There is much lore surrounding archers keeping their strings dry. I’ve heard it said by some that this is because the string would become weak and stretchy if wet. Not so. Linen actual becomes stronger when wet. Perhaps the string might be heavier when wet…but I expect much of water would fling free in a shot or two. So then why?

    I will have to go in search of the source, but I recall reading a complaint (possibly a Victorian era source) that good strings could no longer be had as the best string maker had died taking his recipes (for some kind of glue or sizing used on the strings) to the grave with him.

    I believe, and I’m not alone, that medieval strings may have been treated with a glue/sizing as well. Sir John Smythe in 1591 writes of “water-glewe” used on strings.

    Now, I’ve done some glue research for other reasons and have not come across another contemporary reference to water-glewe . I think he might be talking about hide glue of some kind.

    This would make sense since hide glues will re-wet – creating a need to keep the string dry. It may be that such a glue applied to the string would bind any wee little fibers hairs together making the string stronger.

    There seems to be lots of people making linen strings but I’ve yet to see anyone experiment with glues (would love to hear from someone who is!).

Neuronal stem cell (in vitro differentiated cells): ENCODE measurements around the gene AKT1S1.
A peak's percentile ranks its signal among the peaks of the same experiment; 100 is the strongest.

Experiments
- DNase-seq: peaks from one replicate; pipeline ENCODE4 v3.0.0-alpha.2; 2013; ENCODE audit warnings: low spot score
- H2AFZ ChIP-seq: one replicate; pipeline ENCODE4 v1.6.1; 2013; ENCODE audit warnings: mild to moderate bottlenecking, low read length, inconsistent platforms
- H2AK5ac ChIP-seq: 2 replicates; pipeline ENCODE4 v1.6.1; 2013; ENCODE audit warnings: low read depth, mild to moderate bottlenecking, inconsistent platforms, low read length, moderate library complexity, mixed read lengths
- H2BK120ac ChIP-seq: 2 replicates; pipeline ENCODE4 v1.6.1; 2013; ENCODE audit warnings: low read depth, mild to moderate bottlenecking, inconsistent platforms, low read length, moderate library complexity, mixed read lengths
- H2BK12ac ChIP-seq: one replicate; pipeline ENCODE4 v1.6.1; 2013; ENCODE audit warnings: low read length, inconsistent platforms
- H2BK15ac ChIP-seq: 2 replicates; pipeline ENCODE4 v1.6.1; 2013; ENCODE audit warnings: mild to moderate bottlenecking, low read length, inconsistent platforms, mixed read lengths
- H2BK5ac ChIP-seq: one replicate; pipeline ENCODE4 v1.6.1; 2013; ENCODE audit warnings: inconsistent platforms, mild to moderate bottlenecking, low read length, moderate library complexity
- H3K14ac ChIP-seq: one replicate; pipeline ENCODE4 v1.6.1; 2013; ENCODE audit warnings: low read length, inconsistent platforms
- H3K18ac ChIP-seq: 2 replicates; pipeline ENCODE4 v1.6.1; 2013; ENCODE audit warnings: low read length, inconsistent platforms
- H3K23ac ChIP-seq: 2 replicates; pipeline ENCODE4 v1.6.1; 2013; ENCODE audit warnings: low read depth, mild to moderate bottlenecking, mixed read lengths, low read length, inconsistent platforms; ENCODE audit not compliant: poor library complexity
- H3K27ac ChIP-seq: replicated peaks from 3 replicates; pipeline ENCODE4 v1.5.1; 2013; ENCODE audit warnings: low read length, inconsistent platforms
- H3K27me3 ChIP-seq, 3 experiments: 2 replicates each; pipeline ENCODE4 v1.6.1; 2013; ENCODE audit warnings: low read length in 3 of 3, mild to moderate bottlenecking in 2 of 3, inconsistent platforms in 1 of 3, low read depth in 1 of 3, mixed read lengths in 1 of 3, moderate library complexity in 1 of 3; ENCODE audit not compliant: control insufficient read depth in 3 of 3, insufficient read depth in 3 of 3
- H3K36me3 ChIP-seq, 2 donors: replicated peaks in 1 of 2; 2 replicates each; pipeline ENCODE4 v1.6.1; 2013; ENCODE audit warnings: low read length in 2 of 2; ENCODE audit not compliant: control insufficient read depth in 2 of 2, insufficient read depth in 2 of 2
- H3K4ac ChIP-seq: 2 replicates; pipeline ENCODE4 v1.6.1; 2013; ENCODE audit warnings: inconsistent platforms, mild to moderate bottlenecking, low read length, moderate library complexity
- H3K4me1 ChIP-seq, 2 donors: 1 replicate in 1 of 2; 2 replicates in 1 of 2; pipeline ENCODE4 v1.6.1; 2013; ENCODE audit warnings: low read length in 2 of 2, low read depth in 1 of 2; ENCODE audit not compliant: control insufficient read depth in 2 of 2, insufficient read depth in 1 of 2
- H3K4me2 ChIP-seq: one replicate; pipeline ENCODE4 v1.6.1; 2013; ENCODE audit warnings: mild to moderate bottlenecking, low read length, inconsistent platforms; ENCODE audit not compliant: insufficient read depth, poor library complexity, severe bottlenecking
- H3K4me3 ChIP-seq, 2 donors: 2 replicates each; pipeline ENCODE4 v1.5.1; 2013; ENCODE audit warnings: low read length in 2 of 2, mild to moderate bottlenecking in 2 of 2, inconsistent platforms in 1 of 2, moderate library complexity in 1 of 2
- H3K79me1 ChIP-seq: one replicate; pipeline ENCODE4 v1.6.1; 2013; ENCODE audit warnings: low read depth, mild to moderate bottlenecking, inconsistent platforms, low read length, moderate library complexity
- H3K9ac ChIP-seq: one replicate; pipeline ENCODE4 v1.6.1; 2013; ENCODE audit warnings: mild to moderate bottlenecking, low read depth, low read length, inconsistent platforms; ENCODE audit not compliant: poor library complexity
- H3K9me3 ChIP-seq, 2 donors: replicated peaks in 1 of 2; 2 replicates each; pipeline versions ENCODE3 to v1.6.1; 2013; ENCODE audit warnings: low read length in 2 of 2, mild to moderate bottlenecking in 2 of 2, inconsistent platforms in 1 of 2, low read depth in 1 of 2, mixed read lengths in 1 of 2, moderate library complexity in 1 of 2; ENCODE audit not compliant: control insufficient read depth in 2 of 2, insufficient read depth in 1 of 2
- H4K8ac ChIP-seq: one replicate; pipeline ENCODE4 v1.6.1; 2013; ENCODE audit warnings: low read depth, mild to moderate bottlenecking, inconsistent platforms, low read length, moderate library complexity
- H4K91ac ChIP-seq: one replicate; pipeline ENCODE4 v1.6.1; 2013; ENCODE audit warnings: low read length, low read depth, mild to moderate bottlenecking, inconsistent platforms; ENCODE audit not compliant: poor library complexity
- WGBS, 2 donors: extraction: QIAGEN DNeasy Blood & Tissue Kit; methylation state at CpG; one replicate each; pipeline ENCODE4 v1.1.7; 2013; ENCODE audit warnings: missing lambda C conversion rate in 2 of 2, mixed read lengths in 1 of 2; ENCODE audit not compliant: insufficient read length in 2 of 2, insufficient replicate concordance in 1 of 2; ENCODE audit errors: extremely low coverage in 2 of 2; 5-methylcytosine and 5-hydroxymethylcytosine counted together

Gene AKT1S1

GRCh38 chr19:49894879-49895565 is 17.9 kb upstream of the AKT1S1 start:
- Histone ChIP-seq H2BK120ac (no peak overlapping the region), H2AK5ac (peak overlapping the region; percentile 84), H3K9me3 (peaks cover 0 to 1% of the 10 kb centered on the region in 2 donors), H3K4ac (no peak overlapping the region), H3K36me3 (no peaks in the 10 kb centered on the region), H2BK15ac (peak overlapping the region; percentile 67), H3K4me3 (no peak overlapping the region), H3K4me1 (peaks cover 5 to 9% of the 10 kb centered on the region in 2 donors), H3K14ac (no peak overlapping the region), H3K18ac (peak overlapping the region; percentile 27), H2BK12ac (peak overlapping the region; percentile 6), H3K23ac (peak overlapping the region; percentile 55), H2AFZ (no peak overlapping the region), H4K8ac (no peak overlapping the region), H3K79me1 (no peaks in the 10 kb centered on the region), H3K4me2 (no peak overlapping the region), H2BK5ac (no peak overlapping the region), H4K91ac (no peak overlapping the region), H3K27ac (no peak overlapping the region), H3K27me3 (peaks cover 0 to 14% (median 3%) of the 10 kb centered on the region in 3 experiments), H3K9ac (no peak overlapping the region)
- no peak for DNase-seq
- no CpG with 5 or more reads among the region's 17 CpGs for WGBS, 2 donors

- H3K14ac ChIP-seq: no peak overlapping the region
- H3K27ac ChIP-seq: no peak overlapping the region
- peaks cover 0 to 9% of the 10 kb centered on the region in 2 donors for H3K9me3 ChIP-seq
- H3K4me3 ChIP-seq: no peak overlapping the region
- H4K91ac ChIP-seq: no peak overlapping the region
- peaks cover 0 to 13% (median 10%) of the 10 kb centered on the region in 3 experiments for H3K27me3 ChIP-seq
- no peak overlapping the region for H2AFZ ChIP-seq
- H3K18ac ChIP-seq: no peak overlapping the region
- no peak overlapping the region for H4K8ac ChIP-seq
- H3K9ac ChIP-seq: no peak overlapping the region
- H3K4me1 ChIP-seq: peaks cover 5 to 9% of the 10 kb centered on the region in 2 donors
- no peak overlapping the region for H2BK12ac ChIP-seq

Likewise, flax/linen has a very long staple fiber (contrary to what some have written in relation to bowstrings) but the staple length of fiber is reduced by modern harvesting methods (breakage). It would be worth trying to produce flax fiber from scratch. Flax harvested and carefully retted and spun by hand (especially if wet spun which produces very strong smooth threads) might well be quite a bit stronger.

    Thanks for posting this – been ages since I thought about strings!

  2. Totally true about wet linen! My linen string performs just fine in the all-to-often rain that we have where I live. And the water does fling off after a few shots anyways.

    That is most intriguing about the string maker! I have heard man folks on forums mention a hide glue type of string keeping system. And of course the purpose of string wax today is to "bind any wee little fiber hairs together making the string stronger." So that would make sense that that was at least one purpose of the hide glue.